Sundays in Zambia

This is my new (hopefully) weekly feature talking about my time in Zambia. All the pictures are being scanned from my scrapbook pages - just in case you wonder about the odd shapes, or captions.

Although I don’t plan to necessarily go in chronological order, I decided that I would start near the beginning for this week’s post. My fellow journey-folk & I had 6 weeks of boot camp, er training, in Virginia in the summer of 1986, then were sent home to get ready to head to our respective countries. I was in awe of the folks headed to China & West Africa – those destinations seemed a lot scarier than mine. I was assigned to work in Harare, Zimbabwe – I wasn’t even going to be in the bush!

Zimbabwe denied my work permit – rightly saying that they didn’t see why a Zimbabwean couldn’t do the work of secretary-bookkeeper. I waited for four months before the Foreign Mission Board was able to find me a new assignment – Lusaka, Zambia. I found out in November – and after sending all of my paperwork to the Lusaka Baptist Mission twice (they obviously needed my services LOL), I set out on my grand adventure on a plane flying out of the Charlotte, North Carolina airport. Here is what I wrote in my journal that day:

Tuesday, January 13, 1987

I feel very alone now. God, are you there? Give me strength. Strength to face my impracticalities and do something about them. My carry-on bag will not fit – so I must check it in Atlanta. Why does that bother me so much? Because it makes me feel foolish and I don’t like feeling foolish.

Saying goodbye is so hard. I can see Mom & Dad standing at the window and that’s when I start to cry. I’m not supposed to cry – this is my adventure. A year and a half isn’t so very long. It’s time for me to grow up.

Sometimes I wonder if I set things in motion just because I know I won’t stop it – and I know it’s good for me. Is this really God’s will for my life? Can I really know the answer?

I ended up being able to carry my bag onto the plane in Atlanta – the stewardess was VERY helpful. And this was a good thing, because the airline lost my luggage. But that’s a story for another day…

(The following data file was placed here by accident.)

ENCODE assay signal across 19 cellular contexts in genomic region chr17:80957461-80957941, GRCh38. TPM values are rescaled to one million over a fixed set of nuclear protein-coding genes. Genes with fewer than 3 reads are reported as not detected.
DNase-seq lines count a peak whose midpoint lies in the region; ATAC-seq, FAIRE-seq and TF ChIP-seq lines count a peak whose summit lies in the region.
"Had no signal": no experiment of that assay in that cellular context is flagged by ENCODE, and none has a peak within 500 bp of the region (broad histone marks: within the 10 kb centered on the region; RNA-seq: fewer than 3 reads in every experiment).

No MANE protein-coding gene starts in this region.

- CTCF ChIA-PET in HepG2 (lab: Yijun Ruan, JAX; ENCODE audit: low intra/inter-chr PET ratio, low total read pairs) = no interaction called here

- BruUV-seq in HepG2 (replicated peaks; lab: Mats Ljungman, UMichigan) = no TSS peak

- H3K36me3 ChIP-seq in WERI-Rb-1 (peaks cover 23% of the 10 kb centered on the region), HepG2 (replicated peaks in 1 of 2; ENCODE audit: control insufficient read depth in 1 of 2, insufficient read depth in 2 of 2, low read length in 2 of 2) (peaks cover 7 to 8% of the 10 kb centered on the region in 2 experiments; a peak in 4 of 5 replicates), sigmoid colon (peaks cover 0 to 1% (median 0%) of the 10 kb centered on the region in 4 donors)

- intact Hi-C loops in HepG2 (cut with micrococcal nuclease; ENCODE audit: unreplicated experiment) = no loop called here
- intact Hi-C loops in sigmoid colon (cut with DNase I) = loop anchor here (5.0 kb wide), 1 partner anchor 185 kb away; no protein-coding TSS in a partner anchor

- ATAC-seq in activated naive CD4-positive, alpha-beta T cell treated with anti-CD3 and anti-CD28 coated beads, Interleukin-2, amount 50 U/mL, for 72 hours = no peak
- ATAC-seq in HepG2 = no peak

1. I don't think I could pick up and move to Zambia.

  2. I am in awe of that. I wish I had done something like that when I was 'inbetween'. But then my life would have turned out so different. I wouldn't have had the support of my parents for one thing. Would I have met Husband?

  3. I so wanted to do a year with YWAM when I was 19 but my parents would not allow it. My second daughter attended a Year for Christ at Shiloh Go School and part of this year they spent in Mozambique at a mission. I will be following your "adventures" closely. Thanks for sharing it with us.

  4. It takes courage and an adventurous nature to go for a year and a half to an unknown ,different world.

    You look lovely in the clock-calendar mid picture.

  5. Aren't you glad you kept a journal? What a wonderful experience it must have been. Hope to hear more about it!

  6. I love the clock-timeline from your scrapbook! You must feel very fortunate to have both photos and a journal to keep those memories close.

  7. Oh how lovely this is going to be! Yes, diaries and letters are such good reminders. I am looking forward to each one of your posts! If I had not met my husband at such an early age, I think I would have chosen such a path, too. Zambia surely was different from your own world! I wonder how you felt the minute you stepped down from the plane. Waiting!


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